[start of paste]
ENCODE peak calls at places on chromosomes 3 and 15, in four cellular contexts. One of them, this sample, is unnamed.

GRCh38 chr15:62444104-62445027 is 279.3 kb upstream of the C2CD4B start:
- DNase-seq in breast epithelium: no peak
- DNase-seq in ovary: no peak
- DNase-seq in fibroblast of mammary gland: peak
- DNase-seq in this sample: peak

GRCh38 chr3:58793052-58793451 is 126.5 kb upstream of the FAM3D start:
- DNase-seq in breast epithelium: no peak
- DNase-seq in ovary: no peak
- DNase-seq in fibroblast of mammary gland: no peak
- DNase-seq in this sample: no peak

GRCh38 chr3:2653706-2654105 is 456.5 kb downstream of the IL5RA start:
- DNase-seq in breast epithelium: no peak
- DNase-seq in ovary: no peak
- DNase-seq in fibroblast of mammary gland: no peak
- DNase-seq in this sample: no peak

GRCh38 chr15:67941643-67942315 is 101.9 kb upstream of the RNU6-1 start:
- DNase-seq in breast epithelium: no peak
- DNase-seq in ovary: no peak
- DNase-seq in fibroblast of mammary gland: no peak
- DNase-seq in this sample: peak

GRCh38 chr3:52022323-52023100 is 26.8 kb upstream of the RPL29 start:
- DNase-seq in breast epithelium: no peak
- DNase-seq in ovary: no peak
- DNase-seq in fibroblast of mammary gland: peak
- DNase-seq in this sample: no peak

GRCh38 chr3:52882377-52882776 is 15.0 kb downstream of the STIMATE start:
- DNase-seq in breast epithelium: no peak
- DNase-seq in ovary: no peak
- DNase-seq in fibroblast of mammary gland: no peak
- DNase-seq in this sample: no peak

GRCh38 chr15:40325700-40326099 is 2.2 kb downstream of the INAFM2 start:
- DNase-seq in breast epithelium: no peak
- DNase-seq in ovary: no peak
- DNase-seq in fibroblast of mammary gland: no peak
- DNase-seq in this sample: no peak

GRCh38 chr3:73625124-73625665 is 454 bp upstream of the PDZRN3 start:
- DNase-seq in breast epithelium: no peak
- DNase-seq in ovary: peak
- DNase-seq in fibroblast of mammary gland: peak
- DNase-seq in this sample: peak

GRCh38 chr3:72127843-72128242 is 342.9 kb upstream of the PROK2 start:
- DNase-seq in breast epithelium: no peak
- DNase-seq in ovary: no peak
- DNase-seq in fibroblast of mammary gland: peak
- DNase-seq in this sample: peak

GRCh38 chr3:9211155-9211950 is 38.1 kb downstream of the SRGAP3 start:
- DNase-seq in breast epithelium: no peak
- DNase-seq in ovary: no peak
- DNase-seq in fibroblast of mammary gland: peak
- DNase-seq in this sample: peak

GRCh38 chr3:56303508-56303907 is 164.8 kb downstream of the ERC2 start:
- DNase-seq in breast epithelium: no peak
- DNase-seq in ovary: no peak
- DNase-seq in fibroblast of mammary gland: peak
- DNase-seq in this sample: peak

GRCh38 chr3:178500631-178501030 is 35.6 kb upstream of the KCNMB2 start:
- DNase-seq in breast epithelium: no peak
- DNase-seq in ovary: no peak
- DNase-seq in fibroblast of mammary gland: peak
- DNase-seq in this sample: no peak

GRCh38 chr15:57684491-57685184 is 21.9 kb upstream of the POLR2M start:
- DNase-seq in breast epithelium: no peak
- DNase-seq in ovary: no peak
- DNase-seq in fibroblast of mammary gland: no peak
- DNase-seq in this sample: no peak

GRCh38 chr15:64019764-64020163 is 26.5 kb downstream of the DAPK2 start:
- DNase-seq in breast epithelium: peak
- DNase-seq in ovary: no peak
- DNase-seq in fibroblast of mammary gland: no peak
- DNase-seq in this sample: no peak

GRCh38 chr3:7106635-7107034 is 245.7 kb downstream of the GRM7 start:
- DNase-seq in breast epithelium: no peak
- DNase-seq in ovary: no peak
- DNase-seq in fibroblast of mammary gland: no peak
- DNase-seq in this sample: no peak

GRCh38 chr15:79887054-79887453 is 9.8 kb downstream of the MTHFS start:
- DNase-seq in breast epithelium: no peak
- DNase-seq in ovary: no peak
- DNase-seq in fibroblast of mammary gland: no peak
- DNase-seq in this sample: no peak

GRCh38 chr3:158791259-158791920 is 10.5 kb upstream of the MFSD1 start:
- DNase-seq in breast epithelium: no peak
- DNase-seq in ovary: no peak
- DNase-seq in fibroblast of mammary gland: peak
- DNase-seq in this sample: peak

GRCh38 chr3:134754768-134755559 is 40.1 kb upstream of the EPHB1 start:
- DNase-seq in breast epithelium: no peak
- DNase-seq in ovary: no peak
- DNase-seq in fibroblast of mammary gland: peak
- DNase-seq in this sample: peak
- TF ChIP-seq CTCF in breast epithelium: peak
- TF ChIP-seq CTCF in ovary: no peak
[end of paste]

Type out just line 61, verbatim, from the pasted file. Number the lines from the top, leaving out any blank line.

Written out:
- DNase-seq in this sample: no peak